But union reps for the State Bar’s two bargaining units — one for attorneys and the other for regular employees — did just that. And it still wasn’t good enough for the State Bar Board of Governors, even though both sides have been in a standoff, and without a labor agreement, since Dec. 31.
Earlier today, the board, meeting in San Francisco, unanimously rejected the union’s “bottom line” demand and sent State Bar management back to fight for more concessions. How many and what kind wasn’t made clear.
State Bar governor Laura Chick, who’s the controller of Los Angeles, expressed “great concern” about the economy and increases in “salary overhead.”
Governor James Aguirre, a lawyer with Los Angeles’ Richardson & Fair, added that the board is “very aware of the shifting landscape.”
Yeah, the economy’s in the dumper and the State Bar’s strapped financially. But even the agency’s negotiators, including Deputy Executive Director Robert Hawley, felt the union had offered a good deal.
“Management is satisfied,” Hawley wrote in a memo recommending accepting the compromise, "that the proposed amendments are consistent with the board’s direction to effect cost savings from the existing 2009 budget and going forward, while at the same time assuring that the board’s institutional goals for the State Bar can be achieved through the prudent management of State Bar resources and personnel.”
Union reps had agreed to lose Lincoln’s Birthday as a holiday, give up comp time for certain employees and take a 2.5 percent step increase rather than the 5 percent negotiated last summer when the economy wasn’t so grim. The reduced step increase would save the Bar $1.7 million.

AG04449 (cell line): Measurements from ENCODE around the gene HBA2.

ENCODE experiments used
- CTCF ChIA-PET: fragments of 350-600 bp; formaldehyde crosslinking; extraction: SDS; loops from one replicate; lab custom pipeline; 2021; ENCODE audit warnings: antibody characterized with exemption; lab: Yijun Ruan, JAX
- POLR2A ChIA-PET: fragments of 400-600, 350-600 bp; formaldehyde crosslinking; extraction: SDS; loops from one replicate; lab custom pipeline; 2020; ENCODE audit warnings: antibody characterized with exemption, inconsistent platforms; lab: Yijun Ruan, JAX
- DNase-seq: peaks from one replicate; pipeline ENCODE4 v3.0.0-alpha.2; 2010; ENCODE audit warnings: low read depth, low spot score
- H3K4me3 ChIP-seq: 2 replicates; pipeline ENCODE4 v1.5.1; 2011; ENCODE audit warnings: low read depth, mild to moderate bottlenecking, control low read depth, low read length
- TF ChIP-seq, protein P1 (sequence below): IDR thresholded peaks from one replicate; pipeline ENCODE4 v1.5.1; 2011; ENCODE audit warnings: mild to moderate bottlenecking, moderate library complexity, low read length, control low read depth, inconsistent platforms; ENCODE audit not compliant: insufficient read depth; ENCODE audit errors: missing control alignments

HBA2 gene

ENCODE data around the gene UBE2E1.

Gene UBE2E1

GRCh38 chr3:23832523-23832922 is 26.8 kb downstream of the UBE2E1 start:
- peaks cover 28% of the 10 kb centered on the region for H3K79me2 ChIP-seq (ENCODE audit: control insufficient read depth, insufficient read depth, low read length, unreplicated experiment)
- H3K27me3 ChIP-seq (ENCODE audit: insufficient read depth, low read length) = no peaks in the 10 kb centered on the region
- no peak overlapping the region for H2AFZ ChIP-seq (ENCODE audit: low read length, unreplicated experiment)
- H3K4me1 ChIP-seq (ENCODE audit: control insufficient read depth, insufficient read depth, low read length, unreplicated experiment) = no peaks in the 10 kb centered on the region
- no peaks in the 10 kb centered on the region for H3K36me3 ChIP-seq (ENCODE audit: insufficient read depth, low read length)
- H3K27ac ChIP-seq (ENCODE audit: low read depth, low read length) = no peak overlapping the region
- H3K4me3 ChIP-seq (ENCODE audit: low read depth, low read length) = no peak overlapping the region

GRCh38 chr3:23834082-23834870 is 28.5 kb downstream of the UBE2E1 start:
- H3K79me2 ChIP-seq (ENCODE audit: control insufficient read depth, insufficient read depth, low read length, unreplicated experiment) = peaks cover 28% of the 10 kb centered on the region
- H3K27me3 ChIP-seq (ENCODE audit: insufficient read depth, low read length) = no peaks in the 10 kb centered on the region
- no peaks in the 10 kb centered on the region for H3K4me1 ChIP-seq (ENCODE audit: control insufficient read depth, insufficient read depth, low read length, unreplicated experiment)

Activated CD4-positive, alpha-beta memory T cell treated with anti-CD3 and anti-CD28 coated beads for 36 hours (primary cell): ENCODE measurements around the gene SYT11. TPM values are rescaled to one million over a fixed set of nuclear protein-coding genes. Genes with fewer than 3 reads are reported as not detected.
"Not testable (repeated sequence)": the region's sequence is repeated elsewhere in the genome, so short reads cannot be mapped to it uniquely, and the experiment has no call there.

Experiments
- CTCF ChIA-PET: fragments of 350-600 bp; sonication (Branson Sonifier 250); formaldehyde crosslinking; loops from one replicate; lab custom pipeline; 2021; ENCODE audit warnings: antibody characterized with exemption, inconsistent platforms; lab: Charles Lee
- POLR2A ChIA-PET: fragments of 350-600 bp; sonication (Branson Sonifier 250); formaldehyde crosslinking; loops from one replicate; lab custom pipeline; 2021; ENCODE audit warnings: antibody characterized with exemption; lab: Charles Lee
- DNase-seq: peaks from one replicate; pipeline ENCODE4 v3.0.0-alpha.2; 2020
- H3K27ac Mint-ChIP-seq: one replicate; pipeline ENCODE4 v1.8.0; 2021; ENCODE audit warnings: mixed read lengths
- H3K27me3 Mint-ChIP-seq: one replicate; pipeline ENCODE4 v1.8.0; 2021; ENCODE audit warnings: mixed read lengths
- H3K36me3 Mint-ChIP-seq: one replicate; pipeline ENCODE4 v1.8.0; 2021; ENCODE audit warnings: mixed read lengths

“This is a significant concession,” Hawley told board members today, adding that negotiators brought them “the best deal we could get.”
Hawley called the vote disappointing. “Both the union and management teams worked hard in challenging times to satisfy our constituencies,” he said outside the meeting room.
Hawley admitted that the budget is “an obsession” with the State Bar right now, but said “it’s never good to be operating without a union contract.”
It’s also a bad time for a strike, as both sides wouldn’t look good. And so far no one’s talking about one.
There’s also no talk yet about laying off employees. But with belt tightening cutting off circulation and no increase in Bar dues in sight, the State Bar’s between a rock and a hard place.
Union reps couldn’t be reached late Friday. But Hawley said he’ll go back and try to work something out.
“We accept that this is not an outrageous proposal [by the union],” Hawley said. “It’s the times and the budget: They demand that something else be done.”
As does an obstinate State Bar Board of Governors.
— Mike McKee